After the AfDB’s $3bn three year Fight Covid-19 bond was launched on 26 March, the Inter-American Development Bank (IADB) the next day sold its largest issue yet under a Sustainable Development Bond framework, a $2bn five year. The IADB had the previous day announced its priority support areas for countries affected by Covid-19, making up to $12bn available.
Laura Fan, the IADB’s head of funding (pictured), says the dislocations in financial markets explain why the supranational went ahead with a trade on a Friday, which has historically been viewed as a less than ideal day to tap the market.
“The reason we did that was because in these volatile markets, you jump in immediately when an issuance window opens,” she says, “and though we typically would not have done a deal on a Friday, we didn’t know what the weekend would bring and what the following week would be like. The market was very receptive to a transaction, so we just went straight ahead with the deal.”
She says the IADB drew confidence from the success of the AfDB’s transaction, while differentiating itself by choosing a five rather than three year maturity. The issuer was ultimately able to tighten pricing from initial price thoughts of the 43bp over mid-swaps area to 37bp – equivalent to Treasuries plus 46.2bp – and hit the $2bn size on the back of almost $5bn of demand.
When compared to a five year deal the IADB issued in January, its new five year issue starkly illustrates the dramatic evolution in fixed income markets in the wake of Covid-19: the pricing of 37bp over mid-swaps and Treasuries plus 46.2bp compare with 9bp over and plus 8.3bp, respectively in January, although the new issue’s 0.875% coupon was half that of January’s 1.75%.
Global support for a global cause
The elevated spreads on offer in the new issues may have contributed to the size of books and deals achievable, but those involved attribute part of the success to the Covid-19 linkage of the social, sustainability and response bonds.
“I do think that the ability to sell it as a Sustainable Development Bond, especially in a period of extreme market volatility, generated additional interest and focus by investors overall,” says Fan.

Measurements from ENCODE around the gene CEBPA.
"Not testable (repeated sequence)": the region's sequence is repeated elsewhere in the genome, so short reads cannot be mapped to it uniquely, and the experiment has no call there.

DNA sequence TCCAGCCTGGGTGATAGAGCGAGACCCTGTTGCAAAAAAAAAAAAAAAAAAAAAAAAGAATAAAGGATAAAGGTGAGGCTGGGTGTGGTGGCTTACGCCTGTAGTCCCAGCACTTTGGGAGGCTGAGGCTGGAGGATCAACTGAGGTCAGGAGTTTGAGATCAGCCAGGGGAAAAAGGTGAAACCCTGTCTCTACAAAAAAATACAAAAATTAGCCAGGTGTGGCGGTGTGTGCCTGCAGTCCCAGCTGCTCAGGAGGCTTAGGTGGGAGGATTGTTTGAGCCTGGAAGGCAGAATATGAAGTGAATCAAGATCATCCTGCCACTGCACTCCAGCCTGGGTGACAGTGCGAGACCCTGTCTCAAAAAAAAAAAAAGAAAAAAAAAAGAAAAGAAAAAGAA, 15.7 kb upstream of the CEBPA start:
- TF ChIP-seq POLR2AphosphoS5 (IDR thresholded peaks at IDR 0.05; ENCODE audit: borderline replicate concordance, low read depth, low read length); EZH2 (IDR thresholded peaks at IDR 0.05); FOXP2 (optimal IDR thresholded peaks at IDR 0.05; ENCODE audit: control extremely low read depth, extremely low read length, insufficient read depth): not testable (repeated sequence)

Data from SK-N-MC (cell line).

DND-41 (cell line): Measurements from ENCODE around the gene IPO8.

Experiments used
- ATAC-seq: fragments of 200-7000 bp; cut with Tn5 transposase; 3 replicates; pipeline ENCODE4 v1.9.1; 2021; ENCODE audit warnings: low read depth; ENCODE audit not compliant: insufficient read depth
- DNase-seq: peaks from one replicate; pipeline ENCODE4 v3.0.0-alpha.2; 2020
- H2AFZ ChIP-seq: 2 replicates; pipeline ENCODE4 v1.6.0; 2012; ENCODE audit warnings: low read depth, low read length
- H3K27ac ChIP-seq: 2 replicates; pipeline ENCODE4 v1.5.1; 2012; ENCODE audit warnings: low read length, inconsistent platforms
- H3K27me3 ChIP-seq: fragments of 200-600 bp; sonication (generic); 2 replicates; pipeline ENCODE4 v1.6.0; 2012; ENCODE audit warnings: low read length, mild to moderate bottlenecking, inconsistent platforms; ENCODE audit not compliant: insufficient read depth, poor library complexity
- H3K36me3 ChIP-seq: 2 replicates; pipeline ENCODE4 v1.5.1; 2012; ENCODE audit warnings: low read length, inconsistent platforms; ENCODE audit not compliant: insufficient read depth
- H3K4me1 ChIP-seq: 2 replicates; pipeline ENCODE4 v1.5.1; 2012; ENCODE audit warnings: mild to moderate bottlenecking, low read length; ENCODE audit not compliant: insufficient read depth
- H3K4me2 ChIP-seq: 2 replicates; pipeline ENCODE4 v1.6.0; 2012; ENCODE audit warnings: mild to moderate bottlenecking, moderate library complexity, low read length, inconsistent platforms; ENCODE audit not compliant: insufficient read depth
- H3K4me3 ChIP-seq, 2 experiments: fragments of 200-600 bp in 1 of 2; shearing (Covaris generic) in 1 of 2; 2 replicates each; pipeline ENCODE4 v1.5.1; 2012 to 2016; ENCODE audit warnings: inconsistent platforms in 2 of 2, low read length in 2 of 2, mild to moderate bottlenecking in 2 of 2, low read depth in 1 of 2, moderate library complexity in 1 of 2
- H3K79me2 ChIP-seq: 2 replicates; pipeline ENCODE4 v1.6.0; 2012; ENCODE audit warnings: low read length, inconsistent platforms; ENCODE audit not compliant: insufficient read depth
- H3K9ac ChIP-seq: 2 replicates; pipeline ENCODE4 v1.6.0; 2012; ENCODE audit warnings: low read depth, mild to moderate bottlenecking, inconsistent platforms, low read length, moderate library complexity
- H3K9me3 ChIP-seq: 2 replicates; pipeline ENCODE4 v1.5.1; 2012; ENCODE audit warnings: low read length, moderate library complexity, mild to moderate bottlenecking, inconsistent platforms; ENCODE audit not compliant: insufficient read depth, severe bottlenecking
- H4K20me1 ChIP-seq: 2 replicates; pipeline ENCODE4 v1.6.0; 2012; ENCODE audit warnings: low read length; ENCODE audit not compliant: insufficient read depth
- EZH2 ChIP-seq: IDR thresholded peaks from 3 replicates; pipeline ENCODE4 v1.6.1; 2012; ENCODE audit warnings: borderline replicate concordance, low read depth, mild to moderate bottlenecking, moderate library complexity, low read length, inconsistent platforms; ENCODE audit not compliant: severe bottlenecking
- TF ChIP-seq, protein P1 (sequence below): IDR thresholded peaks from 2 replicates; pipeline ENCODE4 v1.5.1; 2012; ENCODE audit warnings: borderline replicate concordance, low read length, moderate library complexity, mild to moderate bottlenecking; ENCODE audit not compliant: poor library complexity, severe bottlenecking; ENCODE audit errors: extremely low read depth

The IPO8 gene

The IFC’s Odaro (pictured) says the successful execution of its dollar social bond is a testament to investors being keenly interested in supporting the alleviation of social issues.
“I believe that the trade benefitted from a flight to quality given that we are a triple A-rated issuer,” she adds, “and our proactive engagement directly with investors on the use of proceeds to address social issues which the ongoing pandemic has exacerbated.
“The trade attracted both new investors to IFC’s social bond programme as well as loyal supporters of IFC’s thematic bonds. We always carefully manage allocation to investors, and for the first time, we also employed a systematic means of allocation based on the investors’ commitment to ESG investing.”
The market dislocations that accompanied the volatility make gauging any potential pricing benefit from the nature of the bonds difficult, but CACIB’s Thimont says the Covid-19 messaging certainly helped in execution.
“What we did see was that when we moved the pricing tighter, almost all the investors stuck with us,” he says. “It’s not necessarily going to stimulate a sizeable order from a plain vanilla asset manager who wouldn’t have bought it anyway, but the motivation to invest is certainly higher for these trades and that may be reflected in them coming with us on pricing or slightly increasing their order size.”
One investor in IFC’s new issue was BlueOrchard, an impact investment manager that is part of Schroders, for its UCITS Emerging Markets SDG Impact Bond Fund.